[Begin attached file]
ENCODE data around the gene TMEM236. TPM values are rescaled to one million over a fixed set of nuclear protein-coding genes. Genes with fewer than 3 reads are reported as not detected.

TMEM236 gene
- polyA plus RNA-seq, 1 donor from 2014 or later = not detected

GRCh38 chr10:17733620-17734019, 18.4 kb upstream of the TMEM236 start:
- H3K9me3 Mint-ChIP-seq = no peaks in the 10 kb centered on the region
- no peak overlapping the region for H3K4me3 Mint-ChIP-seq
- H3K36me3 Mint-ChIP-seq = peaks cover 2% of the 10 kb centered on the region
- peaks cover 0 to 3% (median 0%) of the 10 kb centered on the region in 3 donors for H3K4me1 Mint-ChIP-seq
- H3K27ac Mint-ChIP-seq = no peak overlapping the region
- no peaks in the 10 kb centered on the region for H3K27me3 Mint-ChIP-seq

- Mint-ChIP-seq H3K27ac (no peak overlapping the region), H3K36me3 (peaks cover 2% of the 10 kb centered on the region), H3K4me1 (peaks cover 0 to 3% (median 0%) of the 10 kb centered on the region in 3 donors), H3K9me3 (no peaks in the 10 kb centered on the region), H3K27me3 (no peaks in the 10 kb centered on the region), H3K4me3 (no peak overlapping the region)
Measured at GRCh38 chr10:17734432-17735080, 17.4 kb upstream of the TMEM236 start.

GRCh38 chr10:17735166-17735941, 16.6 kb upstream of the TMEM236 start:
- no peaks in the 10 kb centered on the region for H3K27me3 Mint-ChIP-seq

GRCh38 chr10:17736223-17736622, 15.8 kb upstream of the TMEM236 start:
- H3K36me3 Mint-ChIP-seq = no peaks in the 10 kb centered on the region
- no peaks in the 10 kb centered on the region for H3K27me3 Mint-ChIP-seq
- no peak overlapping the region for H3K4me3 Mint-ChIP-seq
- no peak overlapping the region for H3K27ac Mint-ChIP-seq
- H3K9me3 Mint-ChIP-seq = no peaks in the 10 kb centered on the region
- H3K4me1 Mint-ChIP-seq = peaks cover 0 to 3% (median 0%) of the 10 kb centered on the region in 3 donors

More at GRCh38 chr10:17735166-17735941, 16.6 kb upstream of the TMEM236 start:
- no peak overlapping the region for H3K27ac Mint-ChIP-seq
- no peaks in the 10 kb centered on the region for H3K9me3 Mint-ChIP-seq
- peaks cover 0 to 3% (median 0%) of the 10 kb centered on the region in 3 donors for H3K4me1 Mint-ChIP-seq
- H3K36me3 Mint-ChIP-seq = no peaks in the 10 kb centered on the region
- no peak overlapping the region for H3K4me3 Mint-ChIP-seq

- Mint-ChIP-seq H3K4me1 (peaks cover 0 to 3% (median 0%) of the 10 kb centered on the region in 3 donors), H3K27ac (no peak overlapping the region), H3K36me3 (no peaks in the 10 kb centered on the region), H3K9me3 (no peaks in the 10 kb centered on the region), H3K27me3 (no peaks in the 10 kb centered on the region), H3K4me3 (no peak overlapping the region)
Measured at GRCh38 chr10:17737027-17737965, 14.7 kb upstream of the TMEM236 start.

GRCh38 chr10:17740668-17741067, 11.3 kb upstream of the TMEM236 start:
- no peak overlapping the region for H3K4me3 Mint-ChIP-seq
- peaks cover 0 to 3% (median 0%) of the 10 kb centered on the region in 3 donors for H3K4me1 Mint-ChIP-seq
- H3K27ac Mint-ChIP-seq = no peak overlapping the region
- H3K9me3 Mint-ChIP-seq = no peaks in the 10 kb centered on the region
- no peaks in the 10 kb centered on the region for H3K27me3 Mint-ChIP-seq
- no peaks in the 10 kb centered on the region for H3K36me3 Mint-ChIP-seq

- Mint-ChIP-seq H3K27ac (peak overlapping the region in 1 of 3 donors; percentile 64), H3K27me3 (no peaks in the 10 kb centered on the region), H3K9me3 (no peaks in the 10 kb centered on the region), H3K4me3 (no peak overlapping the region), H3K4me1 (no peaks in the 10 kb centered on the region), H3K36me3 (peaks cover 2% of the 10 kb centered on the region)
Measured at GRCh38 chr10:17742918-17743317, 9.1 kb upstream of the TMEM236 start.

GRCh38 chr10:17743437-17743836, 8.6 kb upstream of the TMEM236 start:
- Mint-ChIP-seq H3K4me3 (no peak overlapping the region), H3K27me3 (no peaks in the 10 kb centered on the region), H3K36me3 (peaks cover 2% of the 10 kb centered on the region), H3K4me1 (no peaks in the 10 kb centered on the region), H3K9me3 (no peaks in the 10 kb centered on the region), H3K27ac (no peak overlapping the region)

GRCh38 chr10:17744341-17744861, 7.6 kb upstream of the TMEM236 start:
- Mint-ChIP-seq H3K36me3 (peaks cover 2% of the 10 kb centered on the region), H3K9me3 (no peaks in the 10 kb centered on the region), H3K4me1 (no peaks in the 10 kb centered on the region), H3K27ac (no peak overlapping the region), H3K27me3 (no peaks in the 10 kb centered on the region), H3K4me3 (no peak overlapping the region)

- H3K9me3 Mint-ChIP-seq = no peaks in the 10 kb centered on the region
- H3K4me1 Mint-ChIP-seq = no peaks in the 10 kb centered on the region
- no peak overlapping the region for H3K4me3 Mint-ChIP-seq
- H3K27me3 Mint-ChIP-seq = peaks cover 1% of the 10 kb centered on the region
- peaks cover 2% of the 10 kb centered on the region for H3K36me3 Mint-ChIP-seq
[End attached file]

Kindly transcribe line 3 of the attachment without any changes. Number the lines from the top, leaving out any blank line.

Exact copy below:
- polyA plus RNA-seq, 1 donor from 2014 or later = not detected